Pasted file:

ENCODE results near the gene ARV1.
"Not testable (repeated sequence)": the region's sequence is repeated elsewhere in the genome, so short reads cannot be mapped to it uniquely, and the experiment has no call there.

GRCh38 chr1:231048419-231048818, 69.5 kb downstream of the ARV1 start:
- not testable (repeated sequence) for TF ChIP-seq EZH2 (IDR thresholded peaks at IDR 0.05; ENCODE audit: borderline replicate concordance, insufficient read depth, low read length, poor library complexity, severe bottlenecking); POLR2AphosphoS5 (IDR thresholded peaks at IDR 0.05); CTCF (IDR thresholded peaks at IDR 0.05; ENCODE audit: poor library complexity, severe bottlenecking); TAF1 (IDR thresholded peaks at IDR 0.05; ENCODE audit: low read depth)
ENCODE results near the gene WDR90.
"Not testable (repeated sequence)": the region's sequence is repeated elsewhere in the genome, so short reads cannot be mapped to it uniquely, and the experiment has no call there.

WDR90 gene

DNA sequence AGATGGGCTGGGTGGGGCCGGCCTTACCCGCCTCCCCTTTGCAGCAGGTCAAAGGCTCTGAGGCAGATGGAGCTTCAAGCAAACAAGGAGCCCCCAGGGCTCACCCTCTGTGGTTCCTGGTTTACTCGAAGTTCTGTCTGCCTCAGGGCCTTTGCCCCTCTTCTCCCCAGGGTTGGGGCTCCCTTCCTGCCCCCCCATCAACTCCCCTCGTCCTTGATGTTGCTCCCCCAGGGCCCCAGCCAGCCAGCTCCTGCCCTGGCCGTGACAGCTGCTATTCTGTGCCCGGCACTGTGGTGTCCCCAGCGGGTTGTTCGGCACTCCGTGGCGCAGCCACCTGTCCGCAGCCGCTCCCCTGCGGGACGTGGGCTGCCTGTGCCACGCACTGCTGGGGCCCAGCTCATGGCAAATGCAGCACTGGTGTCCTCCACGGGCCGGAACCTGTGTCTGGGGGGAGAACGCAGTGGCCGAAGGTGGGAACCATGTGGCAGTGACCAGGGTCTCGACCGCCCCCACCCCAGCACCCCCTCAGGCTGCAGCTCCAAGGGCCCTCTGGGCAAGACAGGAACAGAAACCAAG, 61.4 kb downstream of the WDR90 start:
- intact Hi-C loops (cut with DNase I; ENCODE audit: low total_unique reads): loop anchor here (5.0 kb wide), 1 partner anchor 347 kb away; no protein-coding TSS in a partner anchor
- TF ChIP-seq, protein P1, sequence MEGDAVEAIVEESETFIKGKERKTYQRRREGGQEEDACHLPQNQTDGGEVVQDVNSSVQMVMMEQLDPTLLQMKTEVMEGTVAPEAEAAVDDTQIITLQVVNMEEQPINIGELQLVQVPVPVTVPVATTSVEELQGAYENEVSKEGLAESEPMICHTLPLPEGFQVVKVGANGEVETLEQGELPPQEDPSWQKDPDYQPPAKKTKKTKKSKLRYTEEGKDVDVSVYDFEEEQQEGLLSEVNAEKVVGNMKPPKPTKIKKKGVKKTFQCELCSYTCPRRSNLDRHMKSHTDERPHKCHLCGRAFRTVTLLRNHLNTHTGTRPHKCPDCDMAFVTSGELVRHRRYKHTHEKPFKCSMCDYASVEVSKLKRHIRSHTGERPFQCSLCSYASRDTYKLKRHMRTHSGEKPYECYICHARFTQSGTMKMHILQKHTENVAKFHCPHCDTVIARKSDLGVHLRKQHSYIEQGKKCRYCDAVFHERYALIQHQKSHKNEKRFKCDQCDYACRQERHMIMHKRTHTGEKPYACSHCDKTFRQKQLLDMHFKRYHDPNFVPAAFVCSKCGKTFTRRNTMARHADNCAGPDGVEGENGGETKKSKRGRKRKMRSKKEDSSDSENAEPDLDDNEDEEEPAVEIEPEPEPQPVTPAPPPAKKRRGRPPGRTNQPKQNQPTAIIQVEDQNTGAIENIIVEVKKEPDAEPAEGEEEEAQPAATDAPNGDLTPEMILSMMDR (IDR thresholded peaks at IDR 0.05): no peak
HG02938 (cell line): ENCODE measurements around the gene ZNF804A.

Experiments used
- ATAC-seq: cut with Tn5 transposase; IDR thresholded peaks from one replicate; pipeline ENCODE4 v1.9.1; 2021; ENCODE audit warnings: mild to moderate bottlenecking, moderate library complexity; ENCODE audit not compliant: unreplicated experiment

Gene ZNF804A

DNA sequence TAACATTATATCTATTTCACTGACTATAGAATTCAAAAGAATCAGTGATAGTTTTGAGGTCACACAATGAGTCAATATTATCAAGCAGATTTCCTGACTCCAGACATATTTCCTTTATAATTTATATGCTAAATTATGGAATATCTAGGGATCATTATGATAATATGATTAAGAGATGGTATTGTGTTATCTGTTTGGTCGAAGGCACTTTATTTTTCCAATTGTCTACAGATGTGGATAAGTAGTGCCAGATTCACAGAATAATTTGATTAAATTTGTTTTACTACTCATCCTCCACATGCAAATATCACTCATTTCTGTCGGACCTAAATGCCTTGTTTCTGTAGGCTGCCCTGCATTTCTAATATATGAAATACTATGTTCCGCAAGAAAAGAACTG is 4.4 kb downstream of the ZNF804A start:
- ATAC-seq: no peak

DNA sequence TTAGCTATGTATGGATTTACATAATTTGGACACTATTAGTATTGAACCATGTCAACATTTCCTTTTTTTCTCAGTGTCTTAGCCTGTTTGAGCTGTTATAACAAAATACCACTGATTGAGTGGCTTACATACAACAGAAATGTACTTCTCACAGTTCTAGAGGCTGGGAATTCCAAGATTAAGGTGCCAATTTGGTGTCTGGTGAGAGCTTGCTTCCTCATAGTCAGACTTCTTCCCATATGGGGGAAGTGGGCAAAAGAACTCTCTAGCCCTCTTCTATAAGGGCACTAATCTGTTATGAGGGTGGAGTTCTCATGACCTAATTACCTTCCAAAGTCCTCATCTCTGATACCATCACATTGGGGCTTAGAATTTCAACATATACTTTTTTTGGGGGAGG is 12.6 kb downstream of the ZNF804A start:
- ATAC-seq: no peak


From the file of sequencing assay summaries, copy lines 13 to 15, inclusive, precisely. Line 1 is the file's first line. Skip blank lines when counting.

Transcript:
- ATAC-seq: cut with Tn5 transposase; IDR thresholded peaks from one replicate; pipeline ENCODE4 v1.9.1; 2021; ENCODE audit warnings: mild to moderate bottlenecking, moderate library complexity; ENCODE audit not compliant: unreplicated experiment

Gene ZNF804A

DNA sequence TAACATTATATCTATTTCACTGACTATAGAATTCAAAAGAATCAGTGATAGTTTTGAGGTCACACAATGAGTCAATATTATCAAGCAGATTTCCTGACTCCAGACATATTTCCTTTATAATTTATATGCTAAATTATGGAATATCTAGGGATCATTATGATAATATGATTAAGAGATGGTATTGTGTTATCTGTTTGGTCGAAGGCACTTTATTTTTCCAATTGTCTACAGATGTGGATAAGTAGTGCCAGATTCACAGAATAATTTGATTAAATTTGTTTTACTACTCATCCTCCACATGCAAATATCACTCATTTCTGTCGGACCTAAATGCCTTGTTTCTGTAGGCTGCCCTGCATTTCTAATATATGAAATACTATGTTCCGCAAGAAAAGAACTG is 4.4 kb downstream of the ZNF804A start: